only person of the household who mastered her was Mr. Holt. Harry
was only too glad when the Father dined at table, and to slink away
and prattle with him afterwards, or read with him, or walk with
him. Luckily my Lady Viscountess did not rise till noon. Heaven
help the poor waiting-woman who had charge of her toilet! I have
often seen the poor wretch come out with red eyes from the closet
where those long and mysterious rites of her ladyship's dress were
performed, and the backgammon-box locked up with a rap on Mrs.
Tusher's fingers when she played ill, or the game was going the
wrong way.

Blessed be the king who introduced cards, and the kind inventors of
piquet and cribbage, for they employed six hours at least of her
ladyship's day, during which her family was pretty easy. Without
this occupation my lady frequently declared she should die. Her
dependants one after another relieved guard--'twas rather a
dangerous post to play with her ladyship--and took the cards turn
about. Mr. Holt would sit with her at piquet during hours
together, at which time she behaved herself properly; and as for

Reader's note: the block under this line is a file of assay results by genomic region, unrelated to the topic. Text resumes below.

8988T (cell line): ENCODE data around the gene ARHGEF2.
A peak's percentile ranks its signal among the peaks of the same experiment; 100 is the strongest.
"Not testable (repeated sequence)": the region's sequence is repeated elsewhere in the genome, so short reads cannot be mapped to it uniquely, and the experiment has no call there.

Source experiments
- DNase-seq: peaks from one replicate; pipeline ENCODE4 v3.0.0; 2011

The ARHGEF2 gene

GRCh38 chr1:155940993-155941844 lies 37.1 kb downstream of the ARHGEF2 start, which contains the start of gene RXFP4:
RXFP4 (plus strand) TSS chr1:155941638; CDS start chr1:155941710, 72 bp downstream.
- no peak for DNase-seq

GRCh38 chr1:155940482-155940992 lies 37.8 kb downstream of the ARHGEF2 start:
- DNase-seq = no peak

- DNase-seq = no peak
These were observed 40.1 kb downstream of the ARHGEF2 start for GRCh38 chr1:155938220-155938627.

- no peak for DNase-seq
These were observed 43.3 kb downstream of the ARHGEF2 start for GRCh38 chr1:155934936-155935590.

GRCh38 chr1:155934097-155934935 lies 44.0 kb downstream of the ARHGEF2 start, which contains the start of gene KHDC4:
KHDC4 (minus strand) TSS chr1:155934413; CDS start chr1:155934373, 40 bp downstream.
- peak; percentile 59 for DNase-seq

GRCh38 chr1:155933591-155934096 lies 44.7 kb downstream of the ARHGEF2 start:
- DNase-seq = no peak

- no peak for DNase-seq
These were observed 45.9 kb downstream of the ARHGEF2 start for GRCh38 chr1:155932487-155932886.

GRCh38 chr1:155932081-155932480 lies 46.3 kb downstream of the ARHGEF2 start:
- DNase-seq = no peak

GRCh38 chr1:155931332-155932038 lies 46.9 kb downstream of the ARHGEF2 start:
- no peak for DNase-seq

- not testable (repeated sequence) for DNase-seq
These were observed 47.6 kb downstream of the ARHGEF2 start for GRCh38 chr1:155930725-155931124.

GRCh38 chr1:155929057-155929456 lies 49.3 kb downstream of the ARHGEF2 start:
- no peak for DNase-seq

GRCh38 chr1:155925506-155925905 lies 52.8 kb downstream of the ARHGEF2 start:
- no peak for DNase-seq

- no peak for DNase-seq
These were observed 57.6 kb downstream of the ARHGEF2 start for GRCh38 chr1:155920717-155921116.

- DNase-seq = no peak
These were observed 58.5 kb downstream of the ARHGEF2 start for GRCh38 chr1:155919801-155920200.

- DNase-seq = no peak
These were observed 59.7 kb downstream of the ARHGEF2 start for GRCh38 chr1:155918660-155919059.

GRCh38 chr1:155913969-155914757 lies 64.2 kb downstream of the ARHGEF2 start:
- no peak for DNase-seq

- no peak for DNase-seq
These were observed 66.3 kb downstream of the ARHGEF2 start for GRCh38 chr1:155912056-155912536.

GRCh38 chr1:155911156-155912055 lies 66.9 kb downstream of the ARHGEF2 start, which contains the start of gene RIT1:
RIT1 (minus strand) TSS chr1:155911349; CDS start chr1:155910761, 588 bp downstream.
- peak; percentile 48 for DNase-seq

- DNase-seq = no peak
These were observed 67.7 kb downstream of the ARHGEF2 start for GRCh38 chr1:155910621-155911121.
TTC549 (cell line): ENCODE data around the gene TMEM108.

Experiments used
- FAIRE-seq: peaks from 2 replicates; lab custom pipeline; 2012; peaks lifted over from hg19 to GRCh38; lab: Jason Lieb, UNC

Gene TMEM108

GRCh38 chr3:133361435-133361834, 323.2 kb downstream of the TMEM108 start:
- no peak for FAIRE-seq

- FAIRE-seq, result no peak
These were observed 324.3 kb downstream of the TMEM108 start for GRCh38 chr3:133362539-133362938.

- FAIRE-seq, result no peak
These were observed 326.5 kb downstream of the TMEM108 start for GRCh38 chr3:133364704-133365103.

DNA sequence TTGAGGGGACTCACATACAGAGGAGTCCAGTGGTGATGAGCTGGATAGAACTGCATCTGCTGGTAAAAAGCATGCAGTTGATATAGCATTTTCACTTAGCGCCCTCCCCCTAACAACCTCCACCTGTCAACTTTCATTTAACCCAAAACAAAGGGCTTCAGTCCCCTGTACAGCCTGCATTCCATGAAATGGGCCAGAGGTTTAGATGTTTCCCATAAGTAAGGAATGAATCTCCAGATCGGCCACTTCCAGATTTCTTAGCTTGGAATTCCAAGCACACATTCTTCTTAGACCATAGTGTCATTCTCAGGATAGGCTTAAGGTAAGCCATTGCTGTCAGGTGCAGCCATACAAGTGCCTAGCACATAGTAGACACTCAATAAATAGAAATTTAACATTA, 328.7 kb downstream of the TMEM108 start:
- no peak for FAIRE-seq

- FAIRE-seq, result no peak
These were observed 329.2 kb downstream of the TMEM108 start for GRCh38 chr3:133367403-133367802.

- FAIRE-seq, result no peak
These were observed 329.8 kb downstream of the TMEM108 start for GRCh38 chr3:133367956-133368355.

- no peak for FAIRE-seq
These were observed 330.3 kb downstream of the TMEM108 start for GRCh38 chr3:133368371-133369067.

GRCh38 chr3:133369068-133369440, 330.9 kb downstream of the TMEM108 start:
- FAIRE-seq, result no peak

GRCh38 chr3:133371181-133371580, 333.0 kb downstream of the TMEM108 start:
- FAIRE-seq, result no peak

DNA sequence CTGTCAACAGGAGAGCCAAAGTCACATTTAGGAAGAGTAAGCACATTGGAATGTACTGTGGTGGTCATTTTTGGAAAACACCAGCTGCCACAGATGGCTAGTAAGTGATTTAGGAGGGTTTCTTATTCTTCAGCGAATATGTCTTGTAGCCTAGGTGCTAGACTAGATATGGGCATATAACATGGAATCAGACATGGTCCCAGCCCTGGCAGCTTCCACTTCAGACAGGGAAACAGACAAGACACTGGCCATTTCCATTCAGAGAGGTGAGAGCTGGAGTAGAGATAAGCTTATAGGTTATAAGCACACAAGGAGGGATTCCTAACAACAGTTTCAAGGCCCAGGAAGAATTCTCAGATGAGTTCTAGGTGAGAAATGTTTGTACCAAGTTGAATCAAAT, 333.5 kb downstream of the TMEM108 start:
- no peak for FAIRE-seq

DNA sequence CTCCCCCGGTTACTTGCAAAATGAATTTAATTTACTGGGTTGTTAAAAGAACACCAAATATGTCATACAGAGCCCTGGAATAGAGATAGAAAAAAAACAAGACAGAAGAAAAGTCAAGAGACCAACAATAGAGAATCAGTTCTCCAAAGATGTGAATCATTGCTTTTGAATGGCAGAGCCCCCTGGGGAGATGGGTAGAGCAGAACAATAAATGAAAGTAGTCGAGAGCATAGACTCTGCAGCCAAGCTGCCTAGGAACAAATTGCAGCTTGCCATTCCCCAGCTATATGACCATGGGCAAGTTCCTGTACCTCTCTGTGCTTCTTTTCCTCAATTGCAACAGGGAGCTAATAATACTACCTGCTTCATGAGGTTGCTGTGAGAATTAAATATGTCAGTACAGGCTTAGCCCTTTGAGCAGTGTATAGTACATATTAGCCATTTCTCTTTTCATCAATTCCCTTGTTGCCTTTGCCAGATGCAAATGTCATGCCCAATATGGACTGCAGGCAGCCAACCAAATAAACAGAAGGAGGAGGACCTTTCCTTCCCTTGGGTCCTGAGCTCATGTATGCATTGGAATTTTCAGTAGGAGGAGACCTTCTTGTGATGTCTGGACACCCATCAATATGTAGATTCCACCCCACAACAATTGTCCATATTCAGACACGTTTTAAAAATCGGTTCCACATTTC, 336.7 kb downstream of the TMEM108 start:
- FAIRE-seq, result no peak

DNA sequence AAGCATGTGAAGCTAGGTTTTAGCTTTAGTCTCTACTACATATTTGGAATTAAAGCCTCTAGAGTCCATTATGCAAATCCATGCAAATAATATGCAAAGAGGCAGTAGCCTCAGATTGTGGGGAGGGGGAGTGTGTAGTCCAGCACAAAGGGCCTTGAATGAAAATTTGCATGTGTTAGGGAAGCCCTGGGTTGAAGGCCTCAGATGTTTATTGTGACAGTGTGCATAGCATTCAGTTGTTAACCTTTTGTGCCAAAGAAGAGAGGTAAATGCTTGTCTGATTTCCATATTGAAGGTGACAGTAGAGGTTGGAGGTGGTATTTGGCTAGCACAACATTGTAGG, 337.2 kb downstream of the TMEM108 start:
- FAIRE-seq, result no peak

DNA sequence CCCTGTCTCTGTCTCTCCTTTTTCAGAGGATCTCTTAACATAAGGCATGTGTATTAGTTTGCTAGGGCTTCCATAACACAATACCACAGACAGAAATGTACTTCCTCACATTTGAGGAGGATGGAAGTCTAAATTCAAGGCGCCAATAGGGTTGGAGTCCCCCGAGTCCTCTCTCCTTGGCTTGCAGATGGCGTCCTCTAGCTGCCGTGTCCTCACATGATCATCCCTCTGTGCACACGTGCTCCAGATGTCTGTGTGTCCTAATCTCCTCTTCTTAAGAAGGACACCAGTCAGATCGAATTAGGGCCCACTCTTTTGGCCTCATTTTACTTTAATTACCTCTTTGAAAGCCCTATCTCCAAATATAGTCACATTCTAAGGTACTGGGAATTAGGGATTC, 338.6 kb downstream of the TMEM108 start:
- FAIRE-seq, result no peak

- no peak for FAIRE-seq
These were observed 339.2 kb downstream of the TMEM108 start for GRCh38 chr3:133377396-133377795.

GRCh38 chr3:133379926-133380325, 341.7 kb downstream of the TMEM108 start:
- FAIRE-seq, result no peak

Dr. Tusher, I believe he would have left a parishioner's dying bed,
if summoned to play a rubber with his patroness at Castlewood.
Sometimes, when they were pretty comfortable together, my lord took
a hand. Besides these my lady had her faithful poor Tusher, and
one, two, three gentlewomen whom Harry Esmond could recollect in
his time. They could not bear that genteel service very long; one
after another tried and failed at it. These and the housekeeper,
and little Harry Esmond, had a table of their own. Poor ladies
their life was far harder than the page's. He was sound asleep,
tucked up in his little bed, whilst they were sitting by her
ladyship reading her to sleep, with the "News Letter" or the "Grand
Cyrus." My lady used to have boxes of new plays from London, and
Harry was forbidden, under the pain of a whipping, to look into
them. I am afraid he deserved the penalty pretty often, and got it
sometimes. Father Holt applied it twice or thrice, when he caught
the young scapegrace with a delightful wicked comedy of Mr.
Shadwell's or Mr. Wycherley's under his pillow.

These, when he took any, were my lord's favorite reading. But he
was averse to much study, and, as his little page fancied, to much
occupation of any sort.

It always seemed to young Harry Esmond that my lord treated him
with more kindness when his lady was not present, and Lord